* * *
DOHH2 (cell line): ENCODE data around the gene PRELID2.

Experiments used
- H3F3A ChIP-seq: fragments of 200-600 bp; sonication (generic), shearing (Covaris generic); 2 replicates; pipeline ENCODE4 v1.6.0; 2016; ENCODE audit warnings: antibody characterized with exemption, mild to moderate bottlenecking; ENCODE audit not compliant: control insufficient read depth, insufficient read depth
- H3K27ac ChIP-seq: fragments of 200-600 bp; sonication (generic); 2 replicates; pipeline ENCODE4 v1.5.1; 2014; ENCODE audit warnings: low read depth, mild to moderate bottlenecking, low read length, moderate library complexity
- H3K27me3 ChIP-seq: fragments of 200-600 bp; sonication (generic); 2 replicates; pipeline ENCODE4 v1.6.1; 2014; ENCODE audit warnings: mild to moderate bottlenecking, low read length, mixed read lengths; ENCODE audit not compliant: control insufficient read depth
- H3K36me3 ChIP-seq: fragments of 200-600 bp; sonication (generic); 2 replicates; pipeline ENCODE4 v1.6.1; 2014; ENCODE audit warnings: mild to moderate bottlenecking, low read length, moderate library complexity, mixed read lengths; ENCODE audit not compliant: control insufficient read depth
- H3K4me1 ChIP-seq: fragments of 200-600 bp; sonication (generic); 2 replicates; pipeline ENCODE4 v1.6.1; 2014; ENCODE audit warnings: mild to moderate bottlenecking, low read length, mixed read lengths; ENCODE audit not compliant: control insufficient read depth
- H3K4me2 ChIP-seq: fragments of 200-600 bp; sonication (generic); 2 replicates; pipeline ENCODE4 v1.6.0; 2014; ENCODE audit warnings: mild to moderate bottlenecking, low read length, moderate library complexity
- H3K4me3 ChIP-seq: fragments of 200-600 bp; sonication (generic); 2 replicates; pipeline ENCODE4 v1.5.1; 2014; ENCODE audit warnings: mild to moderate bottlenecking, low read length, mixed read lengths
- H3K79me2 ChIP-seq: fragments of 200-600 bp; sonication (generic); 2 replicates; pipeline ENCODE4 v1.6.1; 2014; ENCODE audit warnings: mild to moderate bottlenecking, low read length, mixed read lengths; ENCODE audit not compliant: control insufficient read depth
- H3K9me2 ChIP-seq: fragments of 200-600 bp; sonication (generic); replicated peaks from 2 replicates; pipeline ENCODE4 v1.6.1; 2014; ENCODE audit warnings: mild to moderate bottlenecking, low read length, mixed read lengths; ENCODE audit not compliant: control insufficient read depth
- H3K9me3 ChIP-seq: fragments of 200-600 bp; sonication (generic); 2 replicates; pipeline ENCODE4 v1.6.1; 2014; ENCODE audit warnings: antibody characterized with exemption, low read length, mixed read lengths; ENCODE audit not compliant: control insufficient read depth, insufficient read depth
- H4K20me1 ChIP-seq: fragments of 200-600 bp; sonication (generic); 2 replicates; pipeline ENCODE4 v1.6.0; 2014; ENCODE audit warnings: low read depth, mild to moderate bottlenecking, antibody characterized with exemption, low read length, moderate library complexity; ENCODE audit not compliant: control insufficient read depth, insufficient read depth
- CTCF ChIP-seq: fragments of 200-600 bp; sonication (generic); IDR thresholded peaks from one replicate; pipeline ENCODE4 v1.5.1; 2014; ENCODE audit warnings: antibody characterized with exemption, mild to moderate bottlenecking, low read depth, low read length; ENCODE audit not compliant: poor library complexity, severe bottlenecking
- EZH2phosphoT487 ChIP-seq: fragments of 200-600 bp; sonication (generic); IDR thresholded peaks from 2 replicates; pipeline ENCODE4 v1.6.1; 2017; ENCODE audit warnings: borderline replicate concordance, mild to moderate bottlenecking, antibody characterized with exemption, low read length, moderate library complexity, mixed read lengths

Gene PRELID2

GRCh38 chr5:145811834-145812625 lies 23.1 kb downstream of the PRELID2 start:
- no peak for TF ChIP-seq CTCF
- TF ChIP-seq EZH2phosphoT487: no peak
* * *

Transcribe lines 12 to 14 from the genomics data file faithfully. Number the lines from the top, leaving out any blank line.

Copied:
- H3K9me3 ChIP-seq: fragments of 200-600 bp; sonication (generic); 2 replicates; pipeline ENCODE4 v1.6.1; 2014; ENCODE audit warnings: antibody characterized with exemption, low read length, mixed read lengths; ENCODE audit not compliant: control insufficient read depth, insufficient read depth
- H4K20me1 ChIP-seq: fragments of 200-600 bp; sonication (generic); 2 replicates; pipeline ENCODE4 v1.6.0; 2014; ENCODE audit warnings: low read depth, mild to moderate bottlenecking, antibody characterized with exemption, low read length, moderate library complexity; ENCODE audit not compliant: control insufficient read depth, insufficient read depth
- CTCF ChIP-seq: fragments of 200-600 bp; sonication (generic); IDR thresholded peaks from one replicate; pipeline ENCODE4 v1.5.1; 2014; ENCODE audit warnings: antibody characterized with exemption, mild to moderate bottlenecking, low read depth, low read length; ENCODE audit not compliant: poor library complexity, severe bottlenecking